Thursday, December 17, 2009

Talks that go pear shaped....

Every now and then you go to a seminar which goes horribly wrong for the speaker. Someone asks a question that the speaker answers poorly or cannot answer. Then other people start asking questions or offering critical comments and it gets worse.....

Why does this happen? How can the speaker prevent it?

I think it may be because the speaker violates the important principle:

Never offer undefendable ground.

i.e. do not make claims that you cannot back up

Speakers will sometimes make claims that are not necessary for the actual talk but will irritate members of the audience, particulary senior people. I think students who "parrot" lines they have learnt from their advisor about justification for their work.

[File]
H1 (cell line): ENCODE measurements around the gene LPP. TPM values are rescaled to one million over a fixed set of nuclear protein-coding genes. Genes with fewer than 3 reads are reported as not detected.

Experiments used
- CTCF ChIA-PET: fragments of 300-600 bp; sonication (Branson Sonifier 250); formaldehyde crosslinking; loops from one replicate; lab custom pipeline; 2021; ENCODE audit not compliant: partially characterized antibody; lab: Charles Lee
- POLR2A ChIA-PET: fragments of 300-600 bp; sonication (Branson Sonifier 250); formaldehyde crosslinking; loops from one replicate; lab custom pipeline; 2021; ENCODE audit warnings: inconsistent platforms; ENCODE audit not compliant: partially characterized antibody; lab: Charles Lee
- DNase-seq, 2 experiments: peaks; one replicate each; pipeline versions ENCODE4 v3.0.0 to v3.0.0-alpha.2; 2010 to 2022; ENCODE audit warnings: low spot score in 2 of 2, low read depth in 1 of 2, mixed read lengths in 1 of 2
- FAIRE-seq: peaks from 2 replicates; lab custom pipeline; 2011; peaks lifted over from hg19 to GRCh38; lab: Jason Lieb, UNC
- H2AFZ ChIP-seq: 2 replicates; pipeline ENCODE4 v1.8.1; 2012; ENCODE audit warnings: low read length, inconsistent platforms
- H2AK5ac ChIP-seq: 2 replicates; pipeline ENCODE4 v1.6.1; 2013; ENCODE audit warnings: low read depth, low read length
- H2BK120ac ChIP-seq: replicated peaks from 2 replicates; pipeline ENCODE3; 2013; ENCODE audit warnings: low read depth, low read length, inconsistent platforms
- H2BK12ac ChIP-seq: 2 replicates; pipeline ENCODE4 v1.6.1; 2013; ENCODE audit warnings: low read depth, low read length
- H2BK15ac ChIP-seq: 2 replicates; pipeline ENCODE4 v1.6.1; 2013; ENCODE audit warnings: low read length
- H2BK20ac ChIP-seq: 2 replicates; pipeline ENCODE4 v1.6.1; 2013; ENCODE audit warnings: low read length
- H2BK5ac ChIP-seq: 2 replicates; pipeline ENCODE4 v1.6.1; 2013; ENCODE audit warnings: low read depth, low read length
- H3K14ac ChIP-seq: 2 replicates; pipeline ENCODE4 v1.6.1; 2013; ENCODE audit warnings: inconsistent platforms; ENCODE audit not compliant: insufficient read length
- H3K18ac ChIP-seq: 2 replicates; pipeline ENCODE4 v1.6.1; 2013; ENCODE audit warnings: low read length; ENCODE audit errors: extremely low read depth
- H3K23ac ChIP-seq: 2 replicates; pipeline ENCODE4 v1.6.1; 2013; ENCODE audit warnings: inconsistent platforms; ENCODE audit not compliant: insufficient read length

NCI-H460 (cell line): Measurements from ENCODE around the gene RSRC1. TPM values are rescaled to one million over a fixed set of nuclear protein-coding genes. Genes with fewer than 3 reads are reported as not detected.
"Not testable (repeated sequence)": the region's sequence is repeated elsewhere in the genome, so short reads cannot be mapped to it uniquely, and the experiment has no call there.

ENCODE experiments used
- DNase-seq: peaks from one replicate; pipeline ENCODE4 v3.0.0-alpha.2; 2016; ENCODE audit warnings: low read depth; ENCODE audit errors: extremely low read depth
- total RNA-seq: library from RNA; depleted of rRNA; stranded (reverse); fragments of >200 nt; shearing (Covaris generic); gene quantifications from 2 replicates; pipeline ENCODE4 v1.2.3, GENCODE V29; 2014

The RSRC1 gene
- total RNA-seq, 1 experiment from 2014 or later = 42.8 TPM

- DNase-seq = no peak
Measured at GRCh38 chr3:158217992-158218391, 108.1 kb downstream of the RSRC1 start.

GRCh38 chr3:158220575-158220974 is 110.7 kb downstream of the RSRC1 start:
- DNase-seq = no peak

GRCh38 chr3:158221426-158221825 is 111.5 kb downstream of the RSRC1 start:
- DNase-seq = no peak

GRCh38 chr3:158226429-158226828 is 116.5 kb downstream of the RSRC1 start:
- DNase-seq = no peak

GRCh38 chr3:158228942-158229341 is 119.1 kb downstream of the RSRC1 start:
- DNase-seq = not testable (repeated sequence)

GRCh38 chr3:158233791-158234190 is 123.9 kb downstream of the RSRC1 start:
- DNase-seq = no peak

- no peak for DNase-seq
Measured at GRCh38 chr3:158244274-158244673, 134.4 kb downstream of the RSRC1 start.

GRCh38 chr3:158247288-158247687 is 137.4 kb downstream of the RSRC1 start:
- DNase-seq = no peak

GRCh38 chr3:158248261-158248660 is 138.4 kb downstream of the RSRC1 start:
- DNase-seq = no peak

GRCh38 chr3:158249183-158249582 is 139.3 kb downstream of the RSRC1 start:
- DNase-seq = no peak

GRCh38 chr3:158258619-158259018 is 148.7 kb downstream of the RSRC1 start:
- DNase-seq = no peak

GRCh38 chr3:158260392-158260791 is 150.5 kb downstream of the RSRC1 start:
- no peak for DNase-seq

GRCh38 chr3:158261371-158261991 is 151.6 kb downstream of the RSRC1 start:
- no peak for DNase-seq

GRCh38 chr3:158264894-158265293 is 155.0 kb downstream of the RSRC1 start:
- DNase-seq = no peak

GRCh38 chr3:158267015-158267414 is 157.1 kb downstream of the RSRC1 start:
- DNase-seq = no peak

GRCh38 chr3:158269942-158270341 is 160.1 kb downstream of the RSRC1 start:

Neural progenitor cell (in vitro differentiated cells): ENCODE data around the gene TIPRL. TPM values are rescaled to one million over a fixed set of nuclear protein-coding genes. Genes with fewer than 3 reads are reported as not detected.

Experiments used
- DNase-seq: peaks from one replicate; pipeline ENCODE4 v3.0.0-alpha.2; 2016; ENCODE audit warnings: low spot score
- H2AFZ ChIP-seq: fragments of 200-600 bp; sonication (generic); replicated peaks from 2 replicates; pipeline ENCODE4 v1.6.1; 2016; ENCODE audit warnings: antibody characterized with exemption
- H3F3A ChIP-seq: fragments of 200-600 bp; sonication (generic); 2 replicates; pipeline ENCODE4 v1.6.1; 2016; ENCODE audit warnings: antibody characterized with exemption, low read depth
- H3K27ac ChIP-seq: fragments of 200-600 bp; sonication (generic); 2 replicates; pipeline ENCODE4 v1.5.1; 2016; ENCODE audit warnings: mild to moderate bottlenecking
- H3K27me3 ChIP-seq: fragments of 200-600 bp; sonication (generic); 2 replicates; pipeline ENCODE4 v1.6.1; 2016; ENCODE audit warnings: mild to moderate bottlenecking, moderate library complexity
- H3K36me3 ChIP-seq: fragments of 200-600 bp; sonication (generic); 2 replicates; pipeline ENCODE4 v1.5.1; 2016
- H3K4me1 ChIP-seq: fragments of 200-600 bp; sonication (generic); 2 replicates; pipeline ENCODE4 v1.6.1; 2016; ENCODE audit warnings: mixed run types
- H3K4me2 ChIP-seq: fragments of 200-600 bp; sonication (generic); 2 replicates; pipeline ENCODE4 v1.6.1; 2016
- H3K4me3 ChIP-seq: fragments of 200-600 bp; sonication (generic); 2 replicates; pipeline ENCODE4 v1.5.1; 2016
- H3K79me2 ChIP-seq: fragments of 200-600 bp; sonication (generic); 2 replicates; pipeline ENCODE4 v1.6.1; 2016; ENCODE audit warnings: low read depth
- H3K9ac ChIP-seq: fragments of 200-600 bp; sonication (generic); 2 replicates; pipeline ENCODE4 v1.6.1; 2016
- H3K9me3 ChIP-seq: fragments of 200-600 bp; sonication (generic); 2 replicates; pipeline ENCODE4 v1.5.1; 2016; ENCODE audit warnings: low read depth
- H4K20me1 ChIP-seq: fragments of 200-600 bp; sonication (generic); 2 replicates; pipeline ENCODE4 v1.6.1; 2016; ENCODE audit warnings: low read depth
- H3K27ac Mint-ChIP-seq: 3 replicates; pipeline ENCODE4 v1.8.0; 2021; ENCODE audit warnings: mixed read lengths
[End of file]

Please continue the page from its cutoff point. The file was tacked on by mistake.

A random set of sample claims which you may hear variants of include:

-our results will allow the design of new materials
-silicon based electronics has no future
-density functional theory cannot described electronic correlation effects
-molecular dynamics simulations of biomolecules tell us nothing
-the Hubbard model oversimplifies the true Hamiltonian
-BEC's allow us to tune parameters in a manner that is not possible in traditional condensed matter systems
-quantum information processing is going to revolutionise computing
-our theory agrees with all the experimental results
-everyone elses theory is wrong

So if you don't want your talk to go pear shaped, don't claim anything you wont be able to defend.

1 comment:

  1. I was a talk some time ago by a student in a molecular dynamics group, and noticed something that irritated me. He kept referring to the need to understand what was happening in his system (a protein and a bilayer) in "atomic detail".

    By the end of the talk it seemed he had used the phrase "atomic detail" more than 20 times.

    After his talk, I asked him why it was so important to know all this atomic detail. He looked at me like I had 3 heads. Clearly, this question had never occured to him.

    His advisor, who was present, proceeded to give him a good thrashing.